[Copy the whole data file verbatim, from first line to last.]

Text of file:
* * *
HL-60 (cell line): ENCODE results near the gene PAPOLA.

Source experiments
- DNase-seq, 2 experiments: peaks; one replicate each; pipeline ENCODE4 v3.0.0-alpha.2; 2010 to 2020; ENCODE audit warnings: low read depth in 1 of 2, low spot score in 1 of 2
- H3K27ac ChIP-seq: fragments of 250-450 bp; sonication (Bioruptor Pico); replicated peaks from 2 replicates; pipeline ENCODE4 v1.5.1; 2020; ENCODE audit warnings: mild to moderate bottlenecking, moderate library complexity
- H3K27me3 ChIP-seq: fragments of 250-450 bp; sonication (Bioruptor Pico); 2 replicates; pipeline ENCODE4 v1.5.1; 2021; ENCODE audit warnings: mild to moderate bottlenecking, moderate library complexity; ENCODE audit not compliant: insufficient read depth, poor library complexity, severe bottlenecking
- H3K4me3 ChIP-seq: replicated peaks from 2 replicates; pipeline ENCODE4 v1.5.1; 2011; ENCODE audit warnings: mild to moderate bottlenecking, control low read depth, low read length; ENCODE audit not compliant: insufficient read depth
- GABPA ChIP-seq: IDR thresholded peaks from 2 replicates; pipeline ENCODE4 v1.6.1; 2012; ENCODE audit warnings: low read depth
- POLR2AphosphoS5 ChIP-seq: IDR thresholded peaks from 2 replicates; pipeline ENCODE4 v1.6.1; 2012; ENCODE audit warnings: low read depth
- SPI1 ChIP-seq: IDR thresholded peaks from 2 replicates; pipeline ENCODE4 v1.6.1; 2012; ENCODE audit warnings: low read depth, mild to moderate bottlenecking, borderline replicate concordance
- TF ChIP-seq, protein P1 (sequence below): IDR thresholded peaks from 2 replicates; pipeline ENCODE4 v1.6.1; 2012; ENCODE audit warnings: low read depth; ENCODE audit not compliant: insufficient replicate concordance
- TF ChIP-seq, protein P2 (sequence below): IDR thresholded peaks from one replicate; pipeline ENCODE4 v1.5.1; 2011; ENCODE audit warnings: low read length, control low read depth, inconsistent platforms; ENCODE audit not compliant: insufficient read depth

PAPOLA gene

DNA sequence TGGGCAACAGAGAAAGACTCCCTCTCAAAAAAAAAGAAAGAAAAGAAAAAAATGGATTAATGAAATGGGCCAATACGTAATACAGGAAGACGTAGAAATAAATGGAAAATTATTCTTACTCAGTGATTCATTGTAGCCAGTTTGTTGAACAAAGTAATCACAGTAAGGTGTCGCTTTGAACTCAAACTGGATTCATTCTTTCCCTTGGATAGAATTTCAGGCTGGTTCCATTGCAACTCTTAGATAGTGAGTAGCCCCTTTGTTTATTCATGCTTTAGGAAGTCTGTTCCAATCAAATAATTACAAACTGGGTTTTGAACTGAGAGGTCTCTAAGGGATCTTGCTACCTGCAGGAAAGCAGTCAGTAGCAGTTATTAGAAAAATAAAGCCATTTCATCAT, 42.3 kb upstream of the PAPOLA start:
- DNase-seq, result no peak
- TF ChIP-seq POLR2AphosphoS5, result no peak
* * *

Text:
HL-60 (cell line): ENCODE results near the gene PAPOLA.

Source experiments
- DNase-seq, 2 experiments: peaks; one replicate each; pipeline ENCODE4 v3.0.0-alpha.2; 2010 to 2020; ENCODE audit warnings: low read depth in 1 of 2, low spot score in 1 of 2
- H3K27ac ChIP-seq: fragments of 250-450 bp; sonication (Bioruptor Pico); replicated peaks from 2 replicates; pipeline ENCODE4 v1.5.1; 2020; ENCODE audit warnings: mild to moderate bottlenecking, moderate library complexity
- H3K27me3 ChIP-seq: fragments of 250-450 bp; sonication (Bioruptor Pico); 2 replicates; pipeline ENCODE4 v1.5.1; 2021; ENCODE audit warnings: mild to moderate bottlenecking, moderate library complexity; ENCODE audit not compliant: insufficient read depth, poor library complexity, severe bottlenecking
- H3K4me3 ChIP-seq: replicated peaks from 2 replicates; pipeline ENCODE4 v1.5.1; 2011; ENCODE audit warnings: mild to moderate bottlenecking, control low read depth, low read length; ENCODE audit not compliant: insufficient read depth
- GABPA ChIP-seq: IDR thresholded peaks from 2 replicates; pipeline ENCODE4 v1.6.1; 2012; ENCODE audit warnings: low read depth
- POLR2AphosphoS5 ChIP-seq: IDR thresholded peaks from 2 replicates; pipeline ENCODE4 v1.6.1; 2012; ENCODE audit warnings: low read depth
- SPI1 ChIP-seq: IDR thresholded peaks from 2 replicates; pipeline ENCODE4 v1.6.1; 2012; ENCODE audit warnings: low read depth, mild to moderate bottlenecking, borderline replicate concordance
- TF ChIP-seq, protein P1 (sequence below): IDR thresholded peaks from 2 replicates; pipeline ENCODE4 v1.6.1; 2012; ENCODE audit warnings: low read depth; ENCODE audit not compliant: insufficient replicate concordance
- TF ChIP-seq, protein P2 (sequence below): IDR thresholded peaks from one replicate; pipeline ENCODE4 v1.5.1; 2011; ENCODE audit warnings: low read length, control low read depth, inconsistent platforms; ENCODE audit not compliant: insufficient read depth

PAPOLA gene

DNA sequence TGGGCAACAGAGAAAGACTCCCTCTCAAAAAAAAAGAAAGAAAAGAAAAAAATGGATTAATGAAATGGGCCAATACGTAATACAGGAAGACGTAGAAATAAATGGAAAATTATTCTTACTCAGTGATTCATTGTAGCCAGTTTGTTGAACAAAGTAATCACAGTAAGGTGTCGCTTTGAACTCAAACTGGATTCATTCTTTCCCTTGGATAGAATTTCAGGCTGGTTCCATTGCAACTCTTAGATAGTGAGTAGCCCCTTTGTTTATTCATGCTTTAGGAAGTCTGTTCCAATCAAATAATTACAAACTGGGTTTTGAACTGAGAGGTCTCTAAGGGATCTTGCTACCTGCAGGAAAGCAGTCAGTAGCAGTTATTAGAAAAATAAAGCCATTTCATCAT, 42.3 kb upstream of the PAPOLA start:
- DNase-seq, result no peak
- TF ChIP-seq POLR2AphosphoS5, result no peak